Will Eisner was among the first to realize that comic books could be more, could be a medium worth respecting, and his mission continues even after his death. During the early years of the medium, he was forward thinking in his ability to defy convention by telling stories through a variety of that era’s most popular styles and doing so through respect rather than parody. From film noir to horror, from fantasy to sci-fi, his Spirit books folded them all into its world – complete with a wry, dark sense of humor and occasional garnishes of tragic romance. It took decades for The Spirit‘s use of genre mashing to come into vogue. One can easily see how Eisner at least partially inspired the main characters of Michael Chabon’s Pulitzer Prize-winning novel The Amazing Adventures of Kavalier and Clay.
So with The Spirit carrying such remarkable history and the respect of those who see comic books as more than easily digestible pabulum for children, how did Eisner-protégé and comics legend Frank Miller botch the movie so horribly? By missing the point entirely. Put simply, The Spirit lacked The Spirit’s spirit.
The Spirit is Frank Miller’s sole directorial effort (some segments of both Sin City films aside) … and he ended up doing a cheap visual retread of Sin City. Gone were the humanity, heart, and humor of Eisner’s creation – not to mention the beautiful artwork – replaced by dark and unpleasing CGI sets and performers who were unable to fully commit to this hyper stylized universe. But it’s not necessarily their fault. Frank Miller himself didn’t seem to understand precisely what he was going for – ultra dark noir, post-neo noir, noir parody, Sin City lite, Sin City dark?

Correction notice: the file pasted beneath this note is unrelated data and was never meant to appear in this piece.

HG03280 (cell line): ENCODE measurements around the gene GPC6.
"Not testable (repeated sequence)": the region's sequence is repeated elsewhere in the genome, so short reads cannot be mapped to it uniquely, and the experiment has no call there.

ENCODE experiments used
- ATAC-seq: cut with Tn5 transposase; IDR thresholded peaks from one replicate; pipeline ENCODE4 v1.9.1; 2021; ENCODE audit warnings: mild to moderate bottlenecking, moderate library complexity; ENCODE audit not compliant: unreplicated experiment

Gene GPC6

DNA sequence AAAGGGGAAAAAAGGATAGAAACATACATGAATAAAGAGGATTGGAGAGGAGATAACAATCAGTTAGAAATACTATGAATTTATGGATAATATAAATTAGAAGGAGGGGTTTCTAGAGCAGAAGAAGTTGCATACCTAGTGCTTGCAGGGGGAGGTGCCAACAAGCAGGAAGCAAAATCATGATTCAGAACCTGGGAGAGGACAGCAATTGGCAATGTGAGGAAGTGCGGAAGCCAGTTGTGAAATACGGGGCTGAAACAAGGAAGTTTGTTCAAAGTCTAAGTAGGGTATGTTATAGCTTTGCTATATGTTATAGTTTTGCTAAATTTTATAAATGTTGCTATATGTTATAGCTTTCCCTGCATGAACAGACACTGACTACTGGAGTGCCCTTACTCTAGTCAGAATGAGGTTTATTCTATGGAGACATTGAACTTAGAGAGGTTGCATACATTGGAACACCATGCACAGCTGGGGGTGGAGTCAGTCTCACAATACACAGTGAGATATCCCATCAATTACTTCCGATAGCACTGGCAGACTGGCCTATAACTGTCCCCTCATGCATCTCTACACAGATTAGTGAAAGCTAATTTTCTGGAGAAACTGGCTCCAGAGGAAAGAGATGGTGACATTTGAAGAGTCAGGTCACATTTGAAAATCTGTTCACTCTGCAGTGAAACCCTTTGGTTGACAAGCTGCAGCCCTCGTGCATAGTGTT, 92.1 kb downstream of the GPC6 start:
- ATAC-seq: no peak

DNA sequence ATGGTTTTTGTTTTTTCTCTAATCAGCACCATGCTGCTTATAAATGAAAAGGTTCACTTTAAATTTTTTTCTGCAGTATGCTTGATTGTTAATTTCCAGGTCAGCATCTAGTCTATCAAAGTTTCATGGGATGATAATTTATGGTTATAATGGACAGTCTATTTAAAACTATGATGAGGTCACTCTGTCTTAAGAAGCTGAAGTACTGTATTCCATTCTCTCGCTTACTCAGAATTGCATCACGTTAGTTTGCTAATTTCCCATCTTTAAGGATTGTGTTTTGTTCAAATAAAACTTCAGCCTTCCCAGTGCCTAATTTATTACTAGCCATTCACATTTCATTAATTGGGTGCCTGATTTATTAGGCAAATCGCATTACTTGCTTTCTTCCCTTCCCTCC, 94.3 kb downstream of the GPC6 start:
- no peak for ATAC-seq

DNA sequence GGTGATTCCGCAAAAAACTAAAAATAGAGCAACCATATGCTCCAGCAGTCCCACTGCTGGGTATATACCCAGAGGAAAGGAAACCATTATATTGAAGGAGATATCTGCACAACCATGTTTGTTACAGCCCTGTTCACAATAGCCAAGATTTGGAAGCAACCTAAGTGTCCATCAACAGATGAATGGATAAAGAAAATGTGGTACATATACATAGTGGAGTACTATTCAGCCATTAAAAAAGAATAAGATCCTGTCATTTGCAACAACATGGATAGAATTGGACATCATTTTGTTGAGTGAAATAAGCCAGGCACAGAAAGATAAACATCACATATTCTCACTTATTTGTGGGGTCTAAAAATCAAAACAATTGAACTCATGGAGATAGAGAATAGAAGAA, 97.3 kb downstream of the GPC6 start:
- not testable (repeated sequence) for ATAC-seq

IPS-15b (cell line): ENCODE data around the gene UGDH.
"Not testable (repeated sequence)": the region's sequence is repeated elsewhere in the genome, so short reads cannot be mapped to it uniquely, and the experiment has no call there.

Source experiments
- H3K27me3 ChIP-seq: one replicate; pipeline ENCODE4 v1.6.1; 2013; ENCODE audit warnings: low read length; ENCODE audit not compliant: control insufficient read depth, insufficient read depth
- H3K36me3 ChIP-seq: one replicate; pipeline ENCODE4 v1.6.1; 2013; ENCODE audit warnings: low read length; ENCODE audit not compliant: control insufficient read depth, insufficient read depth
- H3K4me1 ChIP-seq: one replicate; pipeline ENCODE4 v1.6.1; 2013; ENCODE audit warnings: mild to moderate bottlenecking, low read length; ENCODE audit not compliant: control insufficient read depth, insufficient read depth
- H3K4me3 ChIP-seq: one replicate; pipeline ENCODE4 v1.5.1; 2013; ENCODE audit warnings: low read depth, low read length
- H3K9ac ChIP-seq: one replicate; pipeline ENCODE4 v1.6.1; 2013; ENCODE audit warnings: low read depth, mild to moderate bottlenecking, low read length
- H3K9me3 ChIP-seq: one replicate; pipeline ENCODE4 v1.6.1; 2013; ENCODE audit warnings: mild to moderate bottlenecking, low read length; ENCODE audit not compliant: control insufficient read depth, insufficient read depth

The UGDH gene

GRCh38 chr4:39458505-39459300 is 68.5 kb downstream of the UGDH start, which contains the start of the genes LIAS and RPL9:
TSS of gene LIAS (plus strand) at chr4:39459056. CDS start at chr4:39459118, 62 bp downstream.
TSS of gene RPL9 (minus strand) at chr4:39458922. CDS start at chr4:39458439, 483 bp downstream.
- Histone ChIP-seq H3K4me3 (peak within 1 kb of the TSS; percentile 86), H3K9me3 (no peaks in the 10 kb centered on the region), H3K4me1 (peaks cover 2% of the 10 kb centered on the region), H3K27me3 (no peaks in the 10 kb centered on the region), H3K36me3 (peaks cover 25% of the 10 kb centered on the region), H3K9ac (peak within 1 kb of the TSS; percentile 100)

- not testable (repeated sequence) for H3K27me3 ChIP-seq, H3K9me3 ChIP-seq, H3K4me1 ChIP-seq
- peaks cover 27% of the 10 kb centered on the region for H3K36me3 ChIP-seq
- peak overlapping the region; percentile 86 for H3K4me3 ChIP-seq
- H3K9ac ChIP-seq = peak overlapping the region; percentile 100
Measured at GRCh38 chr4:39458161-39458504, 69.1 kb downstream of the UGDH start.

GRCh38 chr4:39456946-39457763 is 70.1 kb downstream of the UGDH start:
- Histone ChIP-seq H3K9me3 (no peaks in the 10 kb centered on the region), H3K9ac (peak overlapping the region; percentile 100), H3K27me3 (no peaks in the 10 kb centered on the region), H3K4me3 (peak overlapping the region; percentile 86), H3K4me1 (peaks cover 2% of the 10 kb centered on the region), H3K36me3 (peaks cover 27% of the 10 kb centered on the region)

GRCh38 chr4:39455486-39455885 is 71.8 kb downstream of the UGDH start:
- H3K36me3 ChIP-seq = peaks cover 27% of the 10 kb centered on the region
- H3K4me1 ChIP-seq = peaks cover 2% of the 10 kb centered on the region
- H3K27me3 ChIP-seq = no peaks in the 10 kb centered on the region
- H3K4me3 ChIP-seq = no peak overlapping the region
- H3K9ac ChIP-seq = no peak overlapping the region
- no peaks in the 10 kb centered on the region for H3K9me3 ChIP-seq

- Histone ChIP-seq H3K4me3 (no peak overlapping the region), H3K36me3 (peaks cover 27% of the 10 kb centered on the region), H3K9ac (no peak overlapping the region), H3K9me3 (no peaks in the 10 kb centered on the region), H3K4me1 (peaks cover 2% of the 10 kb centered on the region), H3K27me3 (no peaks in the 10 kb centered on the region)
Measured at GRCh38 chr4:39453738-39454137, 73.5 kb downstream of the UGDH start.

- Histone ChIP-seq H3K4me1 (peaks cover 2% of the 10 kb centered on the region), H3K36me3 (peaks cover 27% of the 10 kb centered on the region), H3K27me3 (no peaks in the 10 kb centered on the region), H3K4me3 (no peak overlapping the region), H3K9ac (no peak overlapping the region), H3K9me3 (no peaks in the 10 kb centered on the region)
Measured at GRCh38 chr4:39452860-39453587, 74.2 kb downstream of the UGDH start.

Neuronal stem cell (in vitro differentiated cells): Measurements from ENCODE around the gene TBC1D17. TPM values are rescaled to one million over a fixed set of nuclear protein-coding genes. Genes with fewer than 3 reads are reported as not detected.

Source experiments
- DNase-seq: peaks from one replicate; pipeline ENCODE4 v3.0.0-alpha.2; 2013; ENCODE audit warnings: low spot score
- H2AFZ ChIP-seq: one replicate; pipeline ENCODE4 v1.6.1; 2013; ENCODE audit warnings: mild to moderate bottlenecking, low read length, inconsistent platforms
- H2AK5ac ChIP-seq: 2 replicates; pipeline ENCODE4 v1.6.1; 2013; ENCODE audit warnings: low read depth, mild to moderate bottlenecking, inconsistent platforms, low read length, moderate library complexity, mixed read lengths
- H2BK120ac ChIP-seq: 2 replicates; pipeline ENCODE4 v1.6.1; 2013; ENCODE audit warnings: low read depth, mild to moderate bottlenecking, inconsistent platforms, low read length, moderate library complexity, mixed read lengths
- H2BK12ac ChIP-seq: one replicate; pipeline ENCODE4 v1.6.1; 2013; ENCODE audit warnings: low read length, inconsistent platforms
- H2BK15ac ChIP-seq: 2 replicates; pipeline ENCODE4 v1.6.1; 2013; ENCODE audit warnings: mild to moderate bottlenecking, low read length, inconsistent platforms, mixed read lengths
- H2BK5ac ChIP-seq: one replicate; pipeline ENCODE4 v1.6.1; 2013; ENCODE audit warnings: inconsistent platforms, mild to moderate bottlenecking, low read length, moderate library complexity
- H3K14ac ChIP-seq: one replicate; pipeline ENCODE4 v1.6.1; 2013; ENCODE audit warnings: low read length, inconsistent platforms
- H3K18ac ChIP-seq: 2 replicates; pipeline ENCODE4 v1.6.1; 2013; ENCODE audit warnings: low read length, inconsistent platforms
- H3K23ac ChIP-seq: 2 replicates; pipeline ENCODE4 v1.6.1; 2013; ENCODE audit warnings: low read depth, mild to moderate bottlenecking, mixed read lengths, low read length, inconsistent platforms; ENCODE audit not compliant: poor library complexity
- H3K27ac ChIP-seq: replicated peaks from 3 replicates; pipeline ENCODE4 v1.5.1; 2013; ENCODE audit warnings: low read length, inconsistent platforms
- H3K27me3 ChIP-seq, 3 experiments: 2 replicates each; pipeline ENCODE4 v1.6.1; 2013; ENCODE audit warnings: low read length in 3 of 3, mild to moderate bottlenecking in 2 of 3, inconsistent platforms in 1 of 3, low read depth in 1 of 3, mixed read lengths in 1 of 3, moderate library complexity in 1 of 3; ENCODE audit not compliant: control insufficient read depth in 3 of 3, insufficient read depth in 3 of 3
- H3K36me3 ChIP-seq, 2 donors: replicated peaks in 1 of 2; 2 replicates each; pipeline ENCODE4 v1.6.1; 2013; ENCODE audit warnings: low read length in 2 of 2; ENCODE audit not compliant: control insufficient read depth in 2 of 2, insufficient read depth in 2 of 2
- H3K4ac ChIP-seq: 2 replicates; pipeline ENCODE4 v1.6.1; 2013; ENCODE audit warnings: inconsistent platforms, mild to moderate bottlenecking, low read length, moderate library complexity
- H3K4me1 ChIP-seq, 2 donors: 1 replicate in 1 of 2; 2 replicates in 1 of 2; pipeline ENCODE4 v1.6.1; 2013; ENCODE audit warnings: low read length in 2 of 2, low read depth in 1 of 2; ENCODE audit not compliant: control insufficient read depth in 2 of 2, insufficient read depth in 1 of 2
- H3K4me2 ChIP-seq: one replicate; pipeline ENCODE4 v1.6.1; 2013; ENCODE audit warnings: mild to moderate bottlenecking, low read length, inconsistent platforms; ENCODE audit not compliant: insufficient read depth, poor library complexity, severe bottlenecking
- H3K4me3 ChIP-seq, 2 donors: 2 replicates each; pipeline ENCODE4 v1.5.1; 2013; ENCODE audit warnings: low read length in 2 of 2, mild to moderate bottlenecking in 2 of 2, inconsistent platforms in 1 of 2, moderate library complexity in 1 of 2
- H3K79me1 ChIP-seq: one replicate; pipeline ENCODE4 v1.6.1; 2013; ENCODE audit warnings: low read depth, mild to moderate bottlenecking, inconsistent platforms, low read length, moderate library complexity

As the titular character, Gabriel Macht (Suits) was unable to walk the difficult tightrope of charming self-awareness and buying wholeheartedly into the ridiculousness surrounding him; neither winking to the audience nor pretending that they don’t want the acknowledgment. It’s the type of role we’ve seen someone like Nathan Fillion (Firefly), or James Franco (performance artist “James Franco”) to a lesser extent, execute with aplomb. Macht could alternate between serious and cartoony, but it’s the understandably difficult merging of the two elements that this property (which falls under the DC Comics brand) requires.
The movie also missed the appeal of the character and his tales. While The Spirit rose from the dead in both the comics and the film, the comics version regularly appeared disheveled and could be injured. Miller made him almost completely invulnerable and immortal, which cost The Spirit his hard luck quality. Even his dedication to the city is treated secondary to his personal issues related to a string of sexual almost-conquests so long it would make Rescue Me‘s Tommy Gavin blush. While the good girl, the femme fatale, the fast talker, and other female archetypes existed in The Spirit (comics), as they would in every great noir tale, they never seemed as crucial to the character as they did in this movie.